“But I like gigs like this, too, as much as the more high visibility dates,” said Daversa between sets.  “Sometimes it’s fun to just play tunes.”

Which is exactly the feeling that resonated through the two sets of mostly familiar tunes by Daversa, Ruiz, Kay and Senatore.  Each was a delight in itself.

Opening with “Bye, Bye Blackbird, Daversa’s warm, vocalized tone was applied to the familiar line with the same kind of respect for space present in Miles Davis – clearly an influence on Daversa’s musical thinking.

“Sunny Side of the Street” was done in a gentle groove, with Daversa leading the way, and Senatore stepping to stage center with an articulate bass solo.

On “Corcovado,” Daversa switched to a mellow-sounding flugel horn, and pianist Ruiz uncovered his best, guitar-like bossa nova comping. And here, too, Daversa’s phrasing was everything, telling a melodic story in a style perfectly reflecting Miles Davis’ famous insistence that “the silences are as important as the sounds.”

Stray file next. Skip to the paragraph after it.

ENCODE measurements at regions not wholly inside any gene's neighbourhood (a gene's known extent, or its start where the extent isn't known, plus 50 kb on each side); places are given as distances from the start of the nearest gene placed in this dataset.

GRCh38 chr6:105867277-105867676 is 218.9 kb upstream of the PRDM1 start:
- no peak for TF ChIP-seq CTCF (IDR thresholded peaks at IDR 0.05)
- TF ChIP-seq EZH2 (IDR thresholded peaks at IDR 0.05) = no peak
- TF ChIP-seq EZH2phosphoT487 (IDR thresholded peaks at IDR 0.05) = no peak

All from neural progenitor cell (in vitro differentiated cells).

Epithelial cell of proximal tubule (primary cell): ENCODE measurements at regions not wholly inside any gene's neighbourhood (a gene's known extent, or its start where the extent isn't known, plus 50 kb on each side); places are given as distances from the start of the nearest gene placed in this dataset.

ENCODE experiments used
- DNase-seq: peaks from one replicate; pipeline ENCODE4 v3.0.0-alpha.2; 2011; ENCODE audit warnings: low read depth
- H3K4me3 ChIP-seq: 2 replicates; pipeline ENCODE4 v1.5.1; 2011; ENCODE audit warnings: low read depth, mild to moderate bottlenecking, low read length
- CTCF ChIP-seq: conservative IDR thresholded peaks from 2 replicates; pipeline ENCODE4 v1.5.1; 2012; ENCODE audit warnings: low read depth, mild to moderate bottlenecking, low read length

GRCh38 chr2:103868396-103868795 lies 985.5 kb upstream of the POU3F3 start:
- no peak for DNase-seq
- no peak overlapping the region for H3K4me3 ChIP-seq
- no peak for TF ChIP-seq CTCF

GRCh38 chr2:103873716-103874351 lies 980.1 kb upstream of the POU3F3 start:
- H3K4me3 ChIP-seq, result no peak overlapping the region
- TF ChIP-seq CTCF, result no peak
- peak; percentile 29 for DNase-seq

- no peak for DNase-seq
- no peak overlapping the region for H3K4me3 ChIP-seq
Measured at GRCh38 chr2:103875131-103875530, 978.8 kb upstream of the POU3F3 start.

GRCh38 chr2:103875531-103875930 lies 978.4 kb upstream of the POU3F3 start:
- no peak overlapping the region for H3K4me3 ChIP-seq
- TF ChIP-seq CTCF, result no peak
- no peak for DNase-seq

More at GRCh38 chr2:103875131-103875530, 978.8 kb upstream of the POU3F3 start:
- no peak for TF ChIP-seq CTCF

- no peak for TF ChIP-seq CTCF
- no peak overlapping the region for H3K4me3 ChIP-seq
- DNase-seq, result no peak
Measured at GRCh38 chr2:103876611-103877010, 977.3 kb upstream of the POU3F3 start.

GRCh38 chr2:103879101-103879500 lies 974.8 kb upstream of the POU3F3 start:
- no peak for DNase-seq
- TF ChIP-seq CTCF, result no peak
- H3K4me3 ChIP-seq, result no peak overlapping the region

Other tunes were equally appealing:  among them, an intimate take on Cole Porter’s “I Love You” featuring atmospheric soloing from Ruiz and Kay, and a lyrical, but swinging “Like Someone In Love.”

The only flaw in this otherwise utterly engaging evening – which had opened with the superb duo of pianist Jeff Colella and bassist Putter Smith – was the familiar noisy crowd at Vibrato’s bar.  On most nights, it’s pretty much of a given that anything short of a roaring big band is going to have to deal with waves of competitive, bar-generated audio (noise).

Fortunately, in the capable hands of artists such as the Daversa quartet and the Colella duo, the music has so much of a life of its own that it doesn’t just survive, it triumphs.  And that’s another one of the good things to be said about Vibrato Grill Jazz…etc.

Photo and video by Faith Frenz.


Picks of the Week: May 15 – 20

May 15, 2012

By Don Heckman

Los Angeles

Jack DeJohnette

- May 15 – 20. (Tues. – Sun.)  Jack DeJohnette, Chick Corea and Stanley Clarke celebrate Jack’s 70th birthday. It would be hard to ask for a more stellar trio than this.  Don’t miss this rare opportunity to hear three authentically iconic jazz artists performing together.  Catalina Bar & Grill.   (323) 466-2210.